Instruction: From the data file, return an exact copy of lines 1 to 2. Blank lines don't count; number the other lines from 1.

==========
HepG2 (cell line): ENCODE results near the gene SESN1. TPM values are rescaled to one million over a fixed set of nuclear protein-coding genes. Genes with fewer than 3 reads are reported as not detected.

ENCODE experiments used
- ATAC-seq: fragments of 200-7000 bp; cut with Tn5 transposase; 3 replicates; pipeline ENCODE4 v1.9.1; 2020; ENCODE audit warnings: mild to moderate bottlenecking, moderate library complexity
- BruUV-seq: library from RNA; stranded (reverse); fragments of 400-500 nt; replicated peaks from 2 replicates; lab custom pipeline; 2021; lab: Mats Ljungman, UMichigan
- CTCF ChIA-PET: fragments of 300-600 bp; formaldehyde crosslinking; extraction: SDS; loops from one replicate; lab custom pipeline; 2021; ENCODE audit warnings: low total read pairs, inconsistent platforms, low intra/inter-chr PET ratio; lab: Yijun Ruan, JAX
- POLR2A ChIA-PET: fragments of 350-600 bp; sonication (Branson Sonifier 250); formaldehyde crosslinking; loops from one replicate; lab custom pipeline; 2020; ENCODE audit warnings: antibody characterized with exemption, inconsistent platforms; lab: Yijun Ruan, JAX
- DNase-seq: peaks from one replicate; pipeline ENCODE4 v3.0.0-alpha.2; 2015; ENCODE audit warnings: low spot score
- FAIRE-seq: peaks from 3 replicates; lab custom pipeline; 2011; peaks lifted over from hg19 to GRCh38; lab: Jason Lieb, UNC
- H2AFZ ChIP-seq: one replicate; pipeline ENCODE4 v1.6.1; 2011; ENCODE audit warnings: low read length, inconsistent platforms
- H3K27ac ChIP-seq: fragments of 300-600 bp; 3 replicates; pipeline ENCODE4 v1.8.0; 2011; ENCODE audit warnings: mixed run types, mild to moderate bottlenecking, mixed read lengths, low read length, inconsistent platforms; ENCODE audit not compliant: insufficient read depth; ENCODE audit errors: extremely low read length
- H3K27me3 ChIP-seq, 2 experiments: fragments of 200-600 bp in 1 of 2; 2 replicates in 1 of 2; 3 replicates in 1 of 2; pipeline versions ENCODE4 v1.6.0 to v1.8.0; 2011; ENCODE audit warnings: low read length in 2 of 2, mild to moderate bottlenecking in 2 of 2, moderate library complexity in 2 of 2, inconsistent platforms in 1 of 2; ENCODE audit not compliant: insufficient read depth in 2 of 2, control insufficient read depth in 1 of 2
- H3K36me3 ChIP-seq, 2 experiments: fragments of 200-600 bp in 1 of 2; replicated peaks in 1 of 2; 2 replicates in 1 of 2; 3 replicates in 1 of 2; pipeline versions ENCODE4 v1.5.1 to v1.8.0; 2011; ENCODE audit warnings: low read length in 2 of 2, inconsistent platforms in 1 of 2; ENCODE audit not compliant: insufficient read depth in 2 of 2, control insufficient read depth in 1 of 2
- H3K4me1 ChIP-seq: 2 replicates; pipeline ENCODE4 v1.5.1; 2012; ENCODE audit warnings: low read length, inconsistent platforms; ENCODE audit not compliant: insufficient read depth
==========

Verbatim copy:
HepG2 (cell line): ENCODE results near the gene SESN1. TPM values are rescaled to one million over a fixed set of nuclear protein-coding genes. Genes with fewer than 3 reads are reported as not detected.

ENCODE experiments used